single life & normalcy

i’m single. and 37. and this is much longer than i’ve planned to be single. i thought i would be married with kids who were in middle school about now. but that’s not how life turned out. so now i find myself wondering can single be normal? what i mean by this is that if i were a man, no one would think twice about my singleness. there wouldn’t be questioning or pitying looks. people would be less likely to ask ‘but don’t you want to be a mom?’ or worse yet, ‘what happened? how come you’re not married?’ or ‘you mean you’ve never been married?’. i’ve considered printing up cards with standard replies:

  • yes, i’d like to be married.
  • yes, i want to be a mom.
  • no, i’ve never been married.
  • nothing happened–i just haven’t met someone that i can see spending the rest of my life with.

maybe that’s the problem. maybe i’m a commitment-phobe. although, i don’t think i am. i don’t move a lot. i have several friends whose friendships have lasted for years. i think the correct diagnosis is that i’m phobic of a disposable society. everything is disposable–containers, income, and sadly relationships. i know it’s an almost archaic idea, but i believe in love for a lifetime…you work thru the hard places & stick it out. divorce just isn’t an option for me. i’m probably pretty cautious in my choices, but shouldn’t that be celebrated not chastised?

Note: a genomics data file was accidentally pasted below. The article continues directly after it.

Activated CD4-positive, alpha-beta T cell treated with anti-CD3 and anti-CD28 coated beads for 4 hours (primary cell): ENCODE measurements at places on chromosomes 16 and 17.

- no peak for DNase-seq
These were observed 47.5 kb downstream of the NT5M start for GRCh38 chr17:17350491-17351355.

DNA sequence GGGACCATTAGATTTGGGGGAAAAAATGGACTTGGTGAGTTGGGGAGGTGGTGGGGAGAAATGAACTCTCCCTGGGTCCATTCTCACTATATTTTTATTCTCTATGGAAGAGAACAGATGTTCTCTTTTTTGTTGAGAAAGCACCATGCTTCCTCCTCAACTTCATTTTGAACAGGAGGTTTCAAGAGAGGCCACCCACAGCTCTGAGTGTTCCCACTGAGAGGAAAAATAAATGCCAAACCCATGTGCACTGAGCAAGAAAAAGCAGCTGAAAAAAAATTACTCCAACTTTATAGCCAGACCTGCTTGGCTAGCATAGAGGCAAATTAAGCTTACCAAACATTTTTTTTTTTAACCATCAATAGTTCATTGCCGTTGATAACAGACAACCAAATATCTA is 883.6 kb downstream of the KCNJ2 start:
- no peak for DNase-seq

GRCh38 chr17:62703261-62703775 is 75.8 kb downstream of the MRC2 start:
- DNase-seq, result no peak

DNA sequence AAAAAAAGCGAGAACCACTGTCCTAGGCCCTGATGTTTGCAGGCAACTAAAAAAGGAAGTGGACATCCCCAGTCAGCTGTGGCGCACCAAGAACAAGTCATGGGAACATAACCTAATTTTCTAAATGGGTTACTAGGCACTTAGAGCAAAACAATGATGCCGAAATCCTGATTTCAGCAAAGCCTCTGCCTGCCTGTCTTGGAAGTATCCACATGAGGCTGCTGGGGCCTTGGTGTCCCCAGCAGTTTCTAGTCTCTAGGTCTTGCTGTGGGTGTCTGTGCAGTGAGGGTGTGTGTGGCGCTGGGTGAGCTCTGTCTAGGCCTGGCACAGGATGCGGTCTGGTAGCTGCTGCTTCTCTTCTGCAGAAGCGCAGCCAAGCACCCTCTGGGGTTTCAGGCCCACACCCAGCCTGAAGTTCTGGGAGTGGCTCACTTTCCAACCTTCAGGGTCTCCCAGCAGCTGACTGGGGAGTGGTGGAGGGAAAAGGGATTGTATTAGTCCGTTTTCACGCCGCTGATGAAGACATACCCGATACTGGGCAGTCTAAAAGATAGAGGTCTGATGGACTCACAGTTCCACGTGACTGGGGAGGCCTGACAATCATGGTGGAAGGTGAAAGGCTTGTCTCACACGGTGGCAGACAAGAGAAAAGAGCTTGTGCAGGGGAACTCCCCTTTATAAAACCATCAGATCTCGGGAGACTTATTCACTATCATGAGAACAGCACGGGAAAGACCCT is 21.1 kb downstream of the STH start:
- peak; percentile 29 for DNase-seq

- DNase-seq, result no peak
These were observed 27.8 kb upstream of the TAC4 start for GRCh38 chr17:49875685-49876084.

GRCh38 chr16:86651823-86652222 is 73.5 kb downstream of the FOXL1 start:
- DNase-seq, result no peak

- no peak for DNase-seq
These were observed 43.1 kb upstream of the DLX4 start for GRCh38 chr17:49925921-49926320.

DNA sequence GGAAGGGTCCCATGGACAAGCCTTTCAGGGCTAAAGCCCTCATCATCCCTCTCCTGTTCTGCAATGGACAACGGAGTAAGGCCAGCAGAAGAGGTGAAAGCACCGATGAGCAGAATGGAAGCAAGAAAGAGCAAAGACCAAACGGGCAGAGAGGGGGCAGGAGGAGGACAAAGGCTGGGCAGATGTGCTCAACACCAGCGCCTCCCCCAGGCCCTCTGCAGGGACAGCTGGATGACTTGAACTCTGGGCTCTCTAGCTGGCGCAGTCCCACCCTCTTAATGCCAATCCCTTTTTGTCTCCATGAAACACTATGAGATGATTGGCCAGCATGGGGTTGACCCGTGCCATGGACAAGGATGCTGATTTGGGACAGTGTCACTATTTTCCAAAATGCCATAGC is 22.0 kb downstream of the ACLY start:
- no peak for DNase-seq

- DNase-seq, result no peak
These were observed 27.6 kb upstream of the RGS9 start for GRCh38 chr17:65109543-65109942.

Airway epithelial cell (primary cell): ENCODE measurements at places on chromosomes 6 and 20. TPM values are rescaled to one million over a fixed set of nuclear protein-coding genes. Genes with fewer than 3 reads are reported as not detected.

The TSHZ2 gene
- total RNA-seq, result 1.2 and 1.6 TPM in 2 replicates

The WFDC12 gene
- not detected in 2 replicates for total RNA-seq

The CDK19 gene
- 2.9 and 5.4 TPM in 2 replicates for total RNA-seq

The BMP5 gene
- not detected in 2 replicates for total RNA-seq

we celebrate marriages…and many will end in divorce. why not celebrate singleness?

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1 Response to “single life & normalcy”


  1. 1 Da Youth Guy 6 June, 2005 at 7:19 pm

    It sounds like you’re smart enough and value your own person enough not to “settle”. and there ain’t nothing wrong with that. We should value people in all aspects, single, married, divorced, whatever. Every aspect comes with problems. That’s the part I love, the assumption that married solves all your “problems”. Ha! And I’ve been happily married for almost 25 years. There are still plenty of questions after you marry. But then we’re not supposed to talk about them.


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